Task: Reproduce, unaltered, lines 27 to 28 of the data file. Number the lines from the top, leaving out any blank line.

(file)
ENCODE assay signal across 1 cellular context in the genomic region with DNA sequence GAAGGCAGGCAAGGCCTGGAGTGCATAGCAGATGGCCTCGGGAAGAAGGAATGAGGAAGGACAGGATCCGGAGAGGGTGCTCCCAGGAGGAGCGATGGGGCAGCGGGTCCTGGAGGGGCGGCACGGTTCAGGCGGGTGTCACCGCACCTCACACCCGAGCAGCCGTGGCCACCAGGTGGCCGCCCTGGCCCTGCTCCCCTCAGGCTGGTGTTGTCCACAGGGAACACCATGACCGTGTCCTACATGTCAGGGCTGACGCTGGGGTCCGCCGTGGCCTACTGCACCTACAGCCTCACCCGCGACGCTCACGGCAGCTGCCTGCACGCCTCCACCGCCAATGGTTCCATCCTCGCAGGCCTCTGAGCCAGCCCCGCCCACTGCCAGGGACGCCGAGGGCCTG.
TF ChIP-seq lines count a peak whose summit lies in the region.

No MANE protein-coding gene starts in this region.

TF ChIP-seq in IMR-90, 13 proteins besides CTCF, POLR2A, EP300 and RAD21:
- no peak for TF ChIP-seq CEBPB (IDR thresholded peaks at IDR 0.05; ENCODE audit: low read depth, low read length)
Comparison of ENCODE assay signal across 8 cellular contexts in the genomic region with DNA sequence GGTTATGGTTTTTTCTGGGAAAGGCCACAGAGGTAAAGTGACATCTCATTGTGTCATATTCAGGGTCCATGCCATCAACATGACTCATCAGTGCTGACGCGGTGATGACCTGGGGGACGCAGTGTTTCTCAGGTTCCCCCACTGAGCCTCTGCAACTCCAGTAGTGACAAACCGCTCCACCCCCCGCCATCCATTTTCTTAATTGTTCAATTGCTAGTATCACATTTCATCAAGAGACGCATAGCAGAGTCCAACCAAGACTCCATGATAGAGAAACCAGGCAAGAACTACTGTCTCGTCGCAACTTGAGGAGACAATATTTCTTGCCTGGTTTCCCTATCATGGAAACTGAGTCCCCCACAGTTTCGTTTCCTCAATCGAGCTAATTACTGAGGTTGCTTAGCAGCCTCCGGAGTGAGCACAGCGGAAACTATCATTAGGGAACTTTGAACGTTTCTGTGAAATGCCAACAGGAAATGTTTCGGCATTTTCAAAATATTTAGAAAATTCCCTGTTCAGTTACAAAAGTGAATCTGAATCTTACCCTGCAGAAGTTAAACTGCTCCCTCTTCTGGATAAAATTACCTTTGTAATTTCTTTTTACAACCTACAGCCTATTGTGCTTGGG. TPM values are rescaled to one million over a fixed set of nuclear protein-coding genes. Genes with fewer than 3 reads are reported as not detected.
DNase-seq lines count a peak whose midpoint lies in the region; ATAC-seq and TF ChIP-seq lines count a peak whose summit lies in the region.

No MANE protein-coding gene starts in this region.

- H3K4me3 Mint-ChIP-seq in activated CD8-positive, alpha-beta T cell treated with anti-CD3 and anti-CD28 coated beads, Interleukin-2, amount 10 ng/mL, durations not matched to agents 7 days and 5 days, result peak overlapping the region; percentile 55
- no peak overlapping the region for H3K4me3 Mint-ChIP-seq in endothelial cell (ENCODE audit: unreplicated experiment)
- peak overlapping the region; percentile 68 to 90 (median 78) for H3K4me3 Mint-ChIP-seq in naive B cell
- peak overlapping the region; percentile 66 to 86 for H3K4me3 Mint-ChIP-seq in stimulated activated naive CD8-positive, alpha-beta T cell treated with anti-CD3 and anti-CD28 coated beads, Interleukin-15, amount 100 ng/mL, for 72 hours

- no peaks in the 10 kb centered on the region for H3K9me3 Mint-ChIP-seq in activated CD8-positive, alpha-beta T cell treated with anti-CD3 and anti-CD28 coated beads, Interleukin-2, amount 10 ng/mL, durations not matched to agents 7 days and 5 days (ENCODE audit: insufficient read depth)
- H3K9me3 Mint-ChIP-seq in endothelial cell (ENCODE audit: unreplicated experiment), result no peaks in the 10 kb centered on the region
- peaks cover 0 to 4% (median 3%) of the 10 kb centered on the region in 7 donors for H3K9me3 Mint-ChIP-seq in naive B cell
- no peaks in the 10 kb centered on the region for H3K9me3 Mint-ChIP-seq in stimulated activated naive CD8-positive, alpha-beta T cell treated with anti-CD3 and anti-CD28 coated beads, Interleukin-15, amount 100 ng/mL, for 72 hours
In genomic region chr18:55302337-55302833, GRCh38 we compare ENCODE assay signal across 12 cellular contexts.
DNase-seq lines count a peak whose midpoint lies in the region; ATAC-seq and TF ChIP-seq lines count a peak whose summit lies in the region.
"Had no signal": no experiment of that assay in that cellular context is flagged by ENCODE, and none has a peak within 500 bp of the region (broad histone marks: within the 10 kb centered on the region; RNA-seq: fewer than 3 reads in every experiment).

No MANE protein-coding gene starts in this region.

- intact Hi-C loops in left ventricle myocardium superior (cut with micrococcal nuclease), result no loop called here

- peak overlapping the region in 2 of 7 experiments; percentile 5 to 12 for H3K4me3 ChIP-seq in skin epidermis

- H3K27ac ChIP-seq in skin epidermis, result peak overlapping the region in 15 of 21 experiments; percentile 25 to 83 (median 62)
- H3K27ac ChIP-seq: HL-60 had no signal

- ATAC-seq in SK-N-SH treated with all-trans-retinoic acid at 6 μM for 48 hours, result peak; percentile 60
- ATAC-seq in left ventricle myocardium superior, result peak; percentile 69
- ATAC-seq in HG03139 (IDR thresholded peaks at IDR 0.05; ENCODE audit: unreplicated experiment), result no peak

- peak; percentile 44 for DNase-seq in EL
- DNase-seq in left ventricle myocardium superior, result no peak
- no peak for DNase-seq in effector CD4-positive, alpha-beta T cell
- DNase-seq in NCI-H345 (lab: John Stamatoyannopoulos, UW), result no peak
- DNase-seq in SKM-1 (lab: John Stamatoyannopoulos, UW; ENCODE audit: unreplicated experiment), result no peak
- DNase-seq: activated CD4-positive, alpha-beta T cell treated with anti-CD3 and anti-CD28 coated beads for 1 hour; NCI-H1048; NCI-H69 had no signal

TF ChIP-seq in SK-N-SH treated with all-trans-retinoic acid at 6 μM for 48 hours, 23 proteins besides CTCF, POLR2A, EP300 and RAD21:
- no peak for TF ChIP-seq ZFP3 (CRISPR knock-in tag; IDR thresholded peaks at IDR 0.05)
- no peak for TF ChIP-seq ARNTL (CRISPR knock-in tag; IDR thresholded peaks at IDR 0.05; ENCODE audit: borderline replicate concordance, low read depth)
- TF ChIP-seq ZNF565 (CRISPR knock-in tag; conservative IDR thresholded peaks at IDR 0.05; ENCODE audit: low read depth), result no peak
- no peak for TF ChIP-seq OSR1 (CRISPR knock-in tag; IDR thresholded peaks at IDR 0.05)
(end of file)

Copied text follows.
- ATAC-seq in HG03139 (IDR thresholded peaks at IDR 0.05; ENCODE audit: unreplicated experiment), result no peak

- peak; percentile 44 for DNase-seq in EL